Opinion: The Chinese Should Not Overplay Their Hand In Africa
The fates have dealt the Chinese a great geopolitical and economic hand when it comes to Africa.
The global economic meltdown that affected the U.S. and Europe and a shift in public policy in the African continent are some of the reasons many African governments have adopted ‘look East’ policy in international relations.
Trade between China and Africa reached $200 billion in 2012, according to Xinhua, China’s official news agency, making the country Africa’s largest trading partner.
It was no surprise then that China’s new President Xi Jinping started his first trip as head of state in the continent.
“Africa belongs to the African people,” he said during a keynote speech in Tanzania. “In developing relations with Africa, all countries should respect Africa’s dignity and independence.”
African governments’ reasons for looking East stem from a disaffection with the International Criminal Court (ICC) which is seen as a tool serving largely the agenda of Western countries and their governments’ forceful advocacy for social change in Africa as part of promoting social justice and universal human rights across the continent.
The debate on these issues sometimes falls prey to wily African dictators who oppose meaningful change and greater freedoms within their borders under the guise of fighting neocolonialism.
And China has skillfully exploited this tension.
For instance, it has rushed to pledge support to countries that find themselves in trouble with the ICC such as Sudan and Kenya, pledging continued political support and engagement on huge infrastructure projects.
The Chinese have built palaces for presidents, such as in Malawi, and did strike a deal with Kenya to build a modern railway.
Their presence in Africa has never been more evident.
On my recent trip through the Addis Ababa International Airport, more than a quarter of the people in sight were Chinese, smoking cigarettes.
In recent media reports, workers in Gabon went on strike because Chinese companies brought in unskilled labour from China and pay the expatriates more for the same work. In Ghana, the Chinese are competing with the locals in mining operations leading to ugly confrontations on the same charge of importing labour unnecessarily.
While China needs to sell vehicles, industrial components and engage in big construction projects, it will lose the goodwill of locals by bringing better capitalized Chinese to engage in small businesses, relegating locals to the margins of commerce.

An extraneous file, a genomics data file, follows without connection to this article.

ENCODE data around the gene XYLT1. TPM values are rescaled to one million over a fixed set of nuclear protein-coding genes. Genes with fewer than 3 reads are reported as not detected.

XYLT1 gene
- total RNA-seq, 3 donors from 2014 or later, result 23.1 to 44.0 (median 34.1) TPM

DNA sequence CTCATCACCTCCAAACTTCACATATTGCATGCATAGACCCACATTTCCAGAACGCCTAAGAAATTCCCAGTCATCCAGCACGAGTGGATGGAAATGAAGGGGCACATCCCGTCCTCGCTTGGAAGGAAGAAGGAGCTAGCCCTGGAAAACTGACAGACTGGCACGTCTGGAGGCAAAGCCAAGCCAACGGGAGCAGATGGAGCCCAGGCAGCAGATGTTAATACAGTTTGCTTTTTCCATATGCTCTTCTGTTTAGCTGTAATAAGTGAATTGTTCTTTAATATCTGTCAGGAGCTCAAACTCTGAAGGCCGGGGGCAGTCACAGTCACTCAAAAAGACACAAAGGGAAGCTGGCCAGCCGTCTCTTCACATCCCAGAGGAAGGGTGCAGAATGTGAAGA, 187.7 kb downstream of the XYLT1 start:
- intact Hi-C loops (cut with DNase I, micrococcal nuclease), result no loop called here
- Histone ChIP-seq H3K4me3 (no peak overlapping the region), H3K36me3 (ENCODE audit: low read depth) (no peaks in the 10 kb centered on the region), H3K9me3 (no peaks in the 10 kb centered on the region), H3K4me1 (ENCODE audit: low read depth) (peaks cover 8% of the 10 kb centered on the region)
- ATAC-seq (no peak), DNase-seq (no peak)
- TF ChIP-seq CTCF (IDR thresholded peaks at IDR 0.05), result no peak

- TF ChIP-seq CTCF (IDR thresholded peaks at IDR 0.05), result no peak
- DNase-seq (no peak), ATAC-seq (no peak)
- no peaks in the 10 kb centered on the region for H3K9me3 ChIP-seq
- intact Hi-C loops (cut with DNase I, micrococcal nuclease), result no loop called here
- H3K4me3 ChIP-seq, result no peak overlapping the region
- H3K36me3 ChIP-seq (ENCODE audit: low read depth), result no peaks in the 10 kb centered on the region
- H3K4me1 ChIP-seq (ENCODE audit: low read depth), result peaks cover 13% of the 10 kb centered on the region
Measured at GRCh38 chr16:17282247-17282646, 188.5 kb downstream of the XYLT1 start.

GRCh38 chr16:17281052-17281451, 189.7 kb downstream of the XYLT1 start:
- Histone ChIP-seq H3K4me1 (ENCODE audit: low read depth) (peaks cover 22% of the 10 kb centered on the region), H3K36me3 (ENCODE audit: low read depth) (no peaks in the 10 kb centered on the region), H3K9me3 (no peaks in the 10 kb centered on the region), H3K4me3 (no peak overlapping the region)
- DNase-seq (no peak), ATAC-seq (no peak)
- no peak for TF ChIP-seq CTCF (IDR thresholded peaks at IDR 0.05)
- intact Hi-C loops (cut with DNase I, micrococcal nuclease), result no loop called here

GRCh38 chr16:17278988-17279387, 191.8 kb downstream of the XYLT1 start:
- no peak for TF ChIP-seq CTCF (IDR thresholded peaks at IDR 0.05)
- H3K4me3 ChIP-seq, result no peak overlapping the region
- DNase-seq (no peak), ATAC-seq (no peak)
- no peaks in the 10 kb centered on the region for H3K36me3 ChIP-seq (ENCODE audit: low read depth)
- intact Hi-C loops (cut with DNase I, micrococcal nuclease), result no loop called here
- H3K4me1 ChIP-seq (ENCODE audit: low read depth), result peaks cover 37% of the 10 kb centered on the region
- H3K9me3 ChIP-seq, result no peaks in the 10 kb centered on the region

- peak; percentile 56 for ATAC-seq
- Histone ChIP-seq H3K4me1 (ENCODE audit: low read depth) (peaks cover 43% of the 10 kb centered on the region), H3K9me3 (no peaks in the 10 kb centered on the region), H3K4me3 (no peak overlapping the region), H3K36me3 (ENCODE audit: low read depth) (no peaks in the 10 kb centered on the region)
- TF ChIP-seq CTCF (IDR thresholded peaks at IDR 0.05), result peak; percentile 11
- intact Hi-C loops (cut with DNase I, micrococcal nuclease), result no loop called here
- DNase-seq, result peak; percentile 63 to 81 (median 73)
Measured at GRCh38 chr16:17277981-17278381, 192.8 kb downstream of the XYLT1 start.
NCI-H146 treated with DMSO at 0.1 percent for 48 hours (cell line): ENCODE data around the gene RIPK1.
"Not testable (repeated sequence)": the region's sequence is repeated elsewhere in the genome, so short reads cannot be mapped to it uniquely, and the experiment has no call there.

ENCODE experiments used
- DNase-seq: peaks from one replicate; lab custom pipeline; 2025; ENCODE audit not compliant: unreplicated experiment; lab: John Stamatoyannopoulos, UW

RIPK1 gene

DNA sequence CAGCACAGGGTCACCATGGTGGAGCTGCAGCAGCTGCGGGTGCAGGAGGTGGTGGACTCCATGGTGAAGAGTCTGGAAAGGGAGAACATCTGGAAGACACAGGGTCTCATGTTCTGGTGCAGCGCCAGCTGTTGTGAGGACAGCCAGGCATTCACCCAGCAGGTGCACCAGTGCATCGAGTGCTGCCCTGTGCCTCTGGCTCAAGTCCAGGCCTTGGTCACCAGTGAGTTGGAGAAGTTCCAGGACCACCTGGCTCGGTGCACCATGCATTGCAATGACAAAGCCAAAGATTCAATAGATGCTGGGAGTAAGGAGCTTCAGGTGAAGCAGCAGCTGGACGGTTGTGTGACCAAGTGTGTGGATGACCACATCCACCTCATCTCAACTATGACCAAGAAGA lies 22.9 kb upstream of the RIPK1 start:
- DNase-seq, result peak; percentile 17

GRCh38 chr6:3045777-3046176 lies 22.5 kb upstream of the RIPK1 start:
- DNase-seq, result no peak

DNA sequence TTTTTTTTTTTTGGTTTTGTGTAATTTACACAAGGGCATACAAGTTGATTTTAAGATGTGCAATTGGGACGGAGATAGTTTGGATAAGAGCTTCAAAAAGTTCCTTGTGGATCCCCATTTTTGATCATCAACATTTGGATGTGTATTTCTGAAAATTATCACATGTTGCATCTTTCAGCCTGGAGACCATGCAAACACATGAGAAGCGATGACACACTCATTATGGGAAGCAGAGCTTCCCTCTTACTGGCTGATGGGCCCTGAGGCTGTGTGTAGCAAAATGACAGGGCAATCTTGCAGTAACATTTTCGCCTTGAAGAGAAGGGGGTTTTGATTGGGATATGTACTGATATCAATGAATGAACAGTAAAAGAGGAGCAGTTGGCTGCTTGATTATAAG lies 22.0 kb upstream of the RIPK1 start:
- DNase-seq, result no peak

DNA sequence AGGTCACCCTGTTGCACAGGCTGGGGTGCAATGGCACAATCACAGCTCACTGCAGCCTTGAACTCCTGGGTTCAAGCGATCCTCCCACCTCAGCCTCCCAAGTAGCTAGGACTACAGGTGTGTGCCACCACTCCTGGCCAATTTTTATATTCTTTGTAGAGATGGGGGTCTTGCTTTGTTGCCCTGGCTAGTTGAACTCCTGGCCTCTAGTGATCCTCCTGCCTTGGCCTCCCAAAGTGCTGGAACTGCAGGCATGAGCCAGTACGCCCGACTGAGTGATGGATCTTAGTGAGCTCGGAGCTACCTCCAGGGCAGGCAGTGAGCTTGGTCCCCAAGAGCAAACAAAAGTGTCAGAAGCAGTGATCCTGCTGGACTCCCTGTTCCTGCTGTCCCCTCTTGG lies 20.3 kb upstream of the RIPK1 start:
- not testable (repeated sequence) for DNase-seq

This state of affairs, in the long run, will only foster resentment towards the Chinese.
Nonetheless, it is not all woe; there is a win-win situation that China can and must embrace.
Through technology transfer, instead of selling finished products such as plastic combs, the Chinese can sell the industrial equipment and plastic pellets to African traders and spearhead an industrial revolution that for a long time will depend on Chinese semi-processed material. Same can be applied to the pharmaceutical industry. The Chinese can build an African pharmaceutical manufacturing capacity to rival India’s and sell the active pharmaceutical and other ingredients to Africa.
These technology transfer approaches will meet with the approval and appreciation of African governments, businesses, and citizenry alike and build longer-term relationships that a deluge of cheap items, marked with the Chinese characters for “made in the Middle Kingdom,” can never rival.
On the political front, the Chinese will need to reassess their unquestioning ‘buddy-buddy’ relationships with African governments and personalities. While this might be welcome as non-interference in the sovereign affairs of African governments, irate citizens unhappy with their governments on daily bread and butter issues might miss this nuance in statecraft and lump the former and the latter, taking out their resentment of their government on the Chinese.
The Chinese must be patient in their forays in Africa and have approaches that are better thought-out and which will benefit both Africans and them for generations to come.
After all, they are the ones who said: “Patience is power; with time and patience the mulberry leaf becomes silk.”
Image courtesy of chinaafricanews.com